Posted by: Lisa Hill | August 17, 2016

The Dinner (2009), by Herman Koch, translated by Sam Garrett

The DinnerI know, I know, everybody else read this when the English translation came out in 2012.  Herman Koch’s The Dinner was an international bestseller and it won a prize in the Netherlands too.

The ‘dinner’ is a vehicle for two brothers and their wives to meet up at a restaurant, and the book parts are named  ‘Appetiser’, ‘’Main Course’, ‘Dessert’ and ‘Digestive’, with short chapters breaking up the text in each part.  It doesn’t take long for an alert reader to decide not to trust the narrator Paul Lohman, because, apart from his supercilious commentary about pretentious restaurants, his brother Serge, his brother’s wife Babette, their children and almost everyone he comes into contact with, he betrays a monstrous ego almost right from the start.  An ego not concealed by what looks like an inferiority complex about his more successful brother, who’s a likely candidate for high political office.  Paul also has an unnerving habit of presuming that his wife Claire understands and agrees with everything he says and does.

Eventually, it transpires that the meeting has arisen because these couples need to discuss what to do about their teenage sons’ behaviour.  An aspiring politician can’t, in the modern world, have any dark secrets, and Rick and Michel have been up to no good.  (Well, more than that, but #NoSpoilers, I can’t say what).   Consistent with the psychological thriller genre, The Dinner doesn’t really explore the issue it raises (parents protecting their children from the consequences of their actions), it merely raises it, and makes an entertaining novel out of it.  An appetiser, if you like…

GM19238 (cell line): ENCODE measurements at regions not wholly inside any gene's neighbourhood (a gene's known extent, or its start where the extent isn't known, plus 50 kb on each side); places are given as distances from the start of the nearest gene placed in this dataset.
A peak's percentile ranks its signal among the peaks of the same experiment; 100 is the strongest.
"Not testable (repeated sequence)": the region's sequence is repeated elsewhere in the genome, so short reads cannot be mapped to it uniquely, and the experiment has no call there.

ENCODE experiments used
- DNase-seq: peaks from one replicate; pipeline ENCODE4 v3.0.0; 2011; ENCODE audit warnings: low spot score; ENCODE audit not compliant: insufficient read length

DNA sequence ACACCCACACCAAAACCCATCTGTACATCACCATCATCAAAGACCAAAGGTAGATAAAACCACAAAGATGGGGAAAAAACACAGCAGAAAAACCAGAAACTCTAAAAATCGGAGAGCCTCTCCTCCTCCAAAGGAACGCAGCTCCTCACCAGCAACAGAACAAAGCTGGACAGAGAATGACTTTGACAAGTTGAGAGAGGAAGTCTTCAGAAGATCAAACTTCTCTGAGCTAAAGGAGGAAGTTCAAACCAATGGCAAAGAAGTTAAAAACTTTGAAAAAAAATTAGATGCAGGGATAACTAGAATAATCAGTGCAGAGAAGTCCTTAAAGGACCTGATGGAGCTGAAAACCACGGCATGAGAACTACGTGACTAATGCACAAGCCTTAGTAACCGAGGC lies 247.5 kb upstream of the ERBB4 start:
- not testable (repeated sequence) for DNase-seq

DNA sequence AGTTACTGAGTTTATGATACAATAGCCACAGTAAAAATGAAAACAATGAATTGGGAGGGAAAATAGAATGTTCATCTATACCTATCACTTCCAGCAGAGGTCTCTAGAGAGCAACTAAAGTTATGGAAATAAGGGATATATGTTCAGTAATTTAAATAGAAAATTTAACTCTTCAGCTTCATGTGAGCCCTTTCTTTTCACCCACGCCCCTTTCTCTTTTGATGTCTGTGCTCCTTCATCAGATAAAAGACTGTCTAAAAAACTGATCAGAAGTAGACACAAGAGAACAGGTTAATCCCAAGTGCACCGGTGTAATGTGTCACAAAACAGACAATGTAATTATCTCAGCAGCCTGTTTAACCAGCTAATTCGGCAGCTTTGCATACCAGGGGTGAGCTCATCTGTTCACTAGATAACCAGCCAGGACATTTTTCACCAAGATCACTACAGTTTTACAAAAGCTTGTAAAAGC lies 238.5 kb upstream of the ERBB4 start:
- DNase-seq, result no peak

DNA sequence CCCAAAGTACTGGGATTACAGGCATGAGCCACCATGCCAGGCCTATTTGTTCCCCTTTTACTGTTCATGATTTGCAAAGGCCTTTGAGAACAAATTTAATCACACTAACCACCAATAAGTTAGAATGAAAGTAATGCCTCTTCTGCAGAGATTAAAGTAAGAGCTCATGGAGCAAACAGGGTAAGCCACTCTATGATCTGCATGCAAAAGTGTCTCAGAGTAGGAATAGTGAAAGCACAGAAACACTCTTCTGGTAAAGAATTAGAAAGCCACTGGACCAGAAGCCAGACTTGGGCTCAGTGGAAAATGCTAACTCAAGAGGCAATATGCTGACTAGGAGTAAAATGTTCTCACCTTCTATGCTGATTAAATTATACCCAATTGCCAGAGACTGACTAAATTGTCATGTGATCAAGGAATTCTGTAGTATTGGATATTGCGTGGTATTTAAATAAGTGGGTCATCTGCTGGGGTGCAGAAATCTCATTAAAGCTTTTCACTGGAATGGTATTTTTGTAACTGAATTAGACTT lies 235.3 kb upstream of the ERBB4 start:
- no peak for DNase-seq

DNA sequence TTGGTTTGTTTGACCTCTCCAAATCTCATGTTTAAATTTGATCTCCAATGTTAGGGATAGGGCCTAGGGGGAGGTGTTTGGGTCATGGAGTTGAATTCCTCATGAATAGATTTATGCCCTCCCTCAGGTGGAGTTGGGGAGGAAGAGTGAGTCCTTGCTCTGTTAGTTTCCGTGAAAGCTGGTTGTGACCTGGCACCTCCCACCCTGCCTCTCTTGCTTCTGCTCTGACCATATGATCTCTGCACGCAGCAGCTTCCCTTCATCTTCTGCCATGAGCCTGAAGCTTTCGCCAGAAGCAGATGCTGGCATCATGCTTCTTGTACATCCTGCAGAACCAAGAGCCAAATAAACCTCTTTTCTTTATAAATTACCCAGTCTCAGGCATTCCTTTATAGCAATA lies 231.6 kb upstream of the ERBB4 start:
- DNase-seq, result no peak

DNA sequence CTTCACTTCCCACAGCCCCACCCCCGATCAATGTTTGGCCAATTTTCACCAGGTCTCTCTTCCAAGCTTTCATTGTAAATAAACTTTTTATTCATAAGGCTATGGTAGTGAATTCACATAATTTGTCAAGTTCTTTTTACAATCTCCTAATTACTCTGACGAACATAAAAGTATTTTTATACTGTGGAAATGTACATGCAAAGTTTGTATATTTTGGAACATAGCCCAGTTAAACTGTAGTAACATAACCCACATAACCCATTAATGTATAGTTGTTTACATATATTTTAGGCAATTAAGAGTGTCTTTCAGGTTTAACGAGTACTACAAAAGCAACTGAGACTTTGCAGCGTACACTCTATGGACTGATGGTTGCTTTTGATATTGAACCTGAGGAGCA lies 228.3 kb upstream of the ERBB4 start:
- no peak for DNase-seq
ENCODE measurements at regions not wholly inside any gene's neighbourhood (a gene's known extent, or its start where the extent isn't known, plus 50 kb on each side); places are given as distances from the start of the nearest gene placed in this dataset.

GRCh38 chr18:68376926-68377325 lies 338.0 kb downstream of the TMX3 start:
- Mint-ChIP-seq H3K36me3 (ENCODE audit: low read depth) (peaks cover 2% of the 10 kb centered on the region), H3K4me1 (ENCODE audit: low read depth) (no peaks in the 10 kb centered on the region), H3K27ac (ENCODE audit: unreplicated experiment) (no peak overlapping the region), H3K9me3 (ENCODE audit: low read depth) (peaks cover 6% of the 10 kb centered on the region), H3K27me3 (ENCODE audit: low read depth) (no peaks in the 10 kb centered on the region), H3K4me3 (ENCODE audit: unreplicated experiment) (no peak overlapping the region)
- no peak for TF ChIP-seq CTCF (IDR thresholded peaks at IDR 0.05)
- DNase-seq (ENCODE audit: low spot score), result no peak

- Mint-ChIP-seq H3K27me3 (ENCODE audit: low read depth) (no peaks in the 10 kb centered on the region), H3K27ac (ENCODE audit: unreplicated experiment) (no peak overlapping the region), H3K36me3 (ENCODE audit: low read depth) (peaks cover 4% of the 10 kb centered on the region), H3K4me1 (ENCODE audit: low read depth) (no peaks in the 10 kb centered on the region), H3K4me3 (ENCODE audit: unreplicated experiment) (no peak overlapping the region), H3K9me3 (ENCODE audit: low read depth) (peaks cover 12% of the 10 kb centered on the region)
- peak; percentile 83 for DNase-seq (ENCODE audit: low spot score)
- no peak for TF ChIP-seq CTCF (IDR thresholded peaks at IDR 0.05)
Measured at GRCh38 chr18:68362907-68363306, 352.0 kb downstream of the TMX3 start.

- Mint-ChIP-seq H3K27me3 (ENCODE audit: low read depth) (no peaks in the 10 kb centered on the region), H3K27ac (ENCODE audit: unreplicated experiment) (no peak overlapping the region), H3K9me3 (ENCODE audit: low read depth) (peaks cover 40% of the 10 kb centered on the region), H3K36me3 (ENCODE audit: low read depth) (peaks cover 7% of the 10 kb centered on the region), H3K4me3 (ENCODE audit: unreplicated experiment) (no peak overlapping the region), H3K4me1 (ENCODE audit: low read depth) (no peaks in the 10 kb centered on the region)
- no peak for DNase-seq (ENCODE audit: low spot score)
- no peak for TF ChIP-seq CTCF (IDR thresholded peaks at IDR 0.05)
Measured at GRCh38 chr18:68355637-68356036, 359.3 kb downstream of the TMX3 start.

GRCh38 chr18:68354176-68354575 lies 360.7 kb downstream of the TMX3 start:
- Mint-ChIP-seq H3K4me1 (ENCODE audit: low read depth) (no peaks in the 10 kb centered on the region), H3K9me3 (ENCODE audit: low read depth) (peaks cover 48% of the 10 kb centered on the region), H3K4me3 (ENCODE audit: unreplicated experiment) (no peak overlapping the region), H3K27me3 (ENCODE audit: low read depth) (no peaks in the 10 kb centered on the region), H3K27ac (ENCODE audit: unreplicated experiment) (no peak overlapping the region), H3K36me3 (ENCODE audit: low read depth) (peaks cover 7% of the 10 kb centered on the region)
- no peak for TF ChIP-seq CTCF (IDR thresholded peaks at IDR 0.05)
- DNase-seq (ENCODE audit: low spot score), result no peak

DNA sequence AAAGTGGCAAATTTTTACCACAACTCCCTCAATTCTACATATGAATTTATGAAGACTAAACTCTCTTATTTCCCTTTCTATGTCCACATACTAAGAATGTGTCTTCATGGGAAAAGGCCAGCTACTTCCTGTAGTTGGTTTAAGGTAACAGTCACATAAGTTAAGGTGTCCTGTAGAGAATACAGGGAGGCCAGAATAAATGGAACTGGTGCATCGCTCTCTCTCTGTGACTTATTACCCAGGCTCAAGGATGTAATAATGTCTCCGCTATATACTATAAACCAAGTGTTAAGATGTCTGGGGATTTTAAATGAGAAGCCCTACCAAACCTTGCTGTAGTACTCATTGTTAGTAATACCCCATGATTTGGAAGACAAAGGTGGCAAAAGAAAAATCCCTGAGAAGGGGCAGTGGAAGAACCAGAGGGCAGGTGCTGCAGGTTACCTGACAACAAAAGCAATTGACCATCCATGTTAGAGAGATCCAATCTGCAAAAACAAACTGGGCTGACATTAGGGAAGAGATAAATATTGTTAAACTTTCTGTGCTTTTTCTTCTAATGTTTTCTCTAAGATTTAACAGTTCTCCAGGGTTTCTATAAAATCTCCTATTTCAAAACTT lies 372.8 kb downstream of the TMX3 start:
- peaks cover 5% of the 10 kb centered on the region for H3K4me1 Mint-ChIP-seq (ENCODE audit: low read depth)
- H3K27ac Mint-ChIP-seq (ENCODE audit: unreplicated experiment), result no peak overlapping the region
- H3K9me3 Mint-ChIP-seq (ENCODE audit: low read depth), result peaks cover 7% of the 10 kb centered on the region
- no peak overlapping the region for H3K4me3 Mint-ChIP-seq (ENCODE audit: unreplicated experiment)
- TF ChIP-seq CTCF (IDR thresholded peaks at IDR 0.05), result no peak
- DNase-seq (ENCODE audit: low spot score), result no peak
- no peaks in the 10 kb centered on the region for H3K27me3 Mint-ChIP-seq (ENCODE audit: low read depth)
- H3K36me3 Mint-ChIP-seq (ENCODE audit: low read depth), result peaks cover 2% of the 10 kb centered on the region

Some reviewers have objected to the lack of credibility in the ending, but IMO it’s intentionally lame.  The narrator has established himself as self-deluded, and I think that he is self-deluded about the inevitable consequences of what occurs.  Anyone reading it will close the book thinking, ‘but what about….?’ ‘surely, such-and-such would happen’ and so on.  Well, yes, but think how lame the book would have been if the author had written his final chapters with such an entirely predictable resolution, one which any reader could foretell.  Much better to leave threads dangling in the air, with Paul thinking he has been so clever and readers arguing about whether he has succeeded or not.

One small detail impressed me.  This author has used the ubiquitous mobile phone and other social media to great effect.  I wasn’t so impressed by the satirical commentary on modern dining.  It’s been done before, and it’s like satirising the fashion industry or the male fetish for the motor car – unless there’s some purpose to it (such as exposing the selfishness of the West) there’s no point in doing it.

But the amoral parenting of teenagers, and the extent to which parents who want to be friends with their children ultimately betray them, makes for an interesting theme, even if the plot lacks credibility here and there.

Kim at Reading Matters reviewed it too.

Author: Herman Koch
Title: The Dinner
Translated from the Dutch by Sam Garrett
Publisher: Text Publishing, 2012, first published in 2009